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Archive for April 23rd, 2013

Which of several methods of getting into the US did “refugee” family Tsarnaev use?

Posted by Ann Corcoran on April 23, 2013

Update:  Blogger Federale has more information on the asylum claim here.  Wonder how the aunt fits into all this, looks like the WHOLE family came at some point!

Has anyone figured this out yet?  I assumed by now some crackerjack investigative reporter would have unearthed their immigration paperwork—maybe they have.  If you see it, let me know!

We have been told innumerable times since Friday that they are “refugees” or received “political asylum.”   Those are slightly different terms of art.  I’ve got farm chores to do, so no time to explain the slight difference now.

Maret Tsarnaev, aunt of alleged Boston bombers says she is studying law. But, did she say she did the paperwork to get her brother and family into US? How?

In my post on Friday I reported this:

A commenter tells us that it’s a chain migration refugee case (sometimes called family reunification) usually done through resettlement contractors like Catholic Charities.  Will look for a link:

Not a rumor, sister of father on Canadian TV said she did refugee paperwork for mom and dad in 2002, they got it. Then under refugee family reconcilement, got 2 sons, the jihadists, and two daughters into US.

However, I got thinking today about the I-130 and the I-730 visa application process.  Surely some real investigative reporters are looking through the records for those Visas!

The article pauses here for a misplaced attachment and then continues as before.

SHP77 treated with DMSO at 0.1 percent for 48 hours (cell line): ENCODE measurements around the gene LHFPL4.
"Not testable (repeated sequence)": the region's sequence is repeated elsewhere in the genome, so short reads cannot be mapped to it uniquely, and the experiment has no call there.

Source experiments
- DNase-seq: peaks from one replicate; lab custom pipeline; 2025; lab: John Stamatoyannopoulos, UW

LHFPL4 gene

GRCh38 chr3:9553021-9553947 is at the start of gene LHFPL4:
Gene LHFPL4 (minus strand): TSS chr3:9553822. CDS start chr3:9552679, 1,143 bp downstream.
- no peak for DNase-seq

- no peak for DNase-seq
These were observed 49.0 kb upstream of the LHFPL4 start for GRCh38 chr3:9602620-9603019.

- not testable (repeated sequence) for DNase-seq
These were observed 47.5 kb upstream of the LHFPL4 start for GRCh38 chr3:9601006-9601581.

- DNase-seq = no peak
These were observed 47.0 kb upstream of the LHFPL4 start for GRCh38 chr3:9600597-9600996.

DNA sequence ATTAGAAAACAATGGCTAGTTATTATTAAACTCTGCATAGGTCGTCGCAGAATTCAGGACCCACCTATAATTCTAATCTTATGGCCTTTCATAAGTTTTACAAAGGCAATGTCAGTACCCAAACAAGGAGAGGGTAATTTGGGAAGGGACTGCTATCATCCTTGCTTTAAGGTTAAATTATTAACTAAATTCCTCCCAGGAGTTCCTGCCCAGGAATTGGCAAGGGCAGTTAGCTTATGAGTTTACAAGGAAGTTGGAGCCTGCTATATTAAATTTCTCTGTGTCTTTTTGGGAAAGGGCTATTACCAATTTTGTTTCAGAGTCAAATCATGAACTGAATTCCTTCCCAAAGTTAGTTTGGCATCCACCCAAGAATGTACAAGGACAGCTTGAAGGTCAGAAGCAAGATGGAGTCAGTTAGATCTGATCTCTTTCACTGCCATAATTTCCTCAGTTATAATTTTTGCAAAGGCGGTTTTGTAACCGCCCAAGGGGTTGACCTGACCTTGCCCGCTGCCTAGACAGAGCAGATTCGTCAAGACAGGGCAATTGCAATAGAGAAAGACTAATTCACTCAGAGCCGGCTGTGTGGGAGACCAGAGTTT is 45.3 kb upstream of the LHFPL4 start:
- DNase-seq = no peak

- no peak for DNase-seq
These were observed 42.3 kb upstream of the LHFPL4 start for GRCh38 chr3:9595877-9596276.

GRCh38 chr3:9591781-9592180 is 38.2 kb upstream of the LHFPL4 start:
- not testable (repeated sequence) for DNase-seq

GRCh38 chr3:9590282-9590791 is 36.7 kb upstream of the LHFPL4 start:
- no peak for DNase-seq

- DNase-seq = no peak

But how could an adult apply for refugee status for her extended family?  (They are not her spouse or children). It doesn’t make any sense unless she lied somehow.  Although once Mom, Dad and little Dzhokhar got in then they surely used one of these to get the remainder of the kids in.

A year ago next month I reported on how those two Visa programs have a serious potential for fraud, and here is what a kind reader sent to explain the two programs.  Visas for family reunification explained:

A few days ago I reported on Somalis in Minneapolis who are angry that the US State Department/Homeland Security are making it harder for them to bring their “families” to the US.    I explained that the P-3 program had been suspended in 2008 when it was learned that tens of thousands of Africans (mostly from Somalia) had gotten into the US fraudulently—they lied about their family relationship.  The program is still partially closed.   And, now the I-130 visa process has added some hurdles which has ticked-off the would-be migrants (and their lawyers) even further.

Since these visa application processes are all ‘greek’ to those of us on the outside, I appealed for help in understanding the I-130 visa and the I-730 visa as it relates to “refugees.”    A kind reader with experience has sent us the following explanation (emphasis mine).   This will be filed in our ‘where to find information’ category for your future reference.

I-130’s

This is the name used for a form to apply for the legal immigration of certain relatives of  certain types of US legal residents. It is not a part of the US refugee resettlement program. It’s an application for a permanent visa based on family relationship criteria.

Any  US citizen can petition for parents, spouse , minor children, single adult children over 21, married children , and siblings. (spouses and minor children of beneficiaries are included on the visa)

Depending on the relationship to the petitioner,there are various waiting times based on the number of pending applications.

Parents, spouses and unmarried minor children are eligible for “immediate” visas and it’s just a matter of the actual processing time (although  it’s usually several months to a year).  Older children have a much longer waiting period and for siblings, the wait hovers around 10 years .

Legal permanent residents (green card holders) can only petition for spouses, unmarried minor children. Those are not “immediate” visas, but are subject to another waiting list but is usually 3-4 years),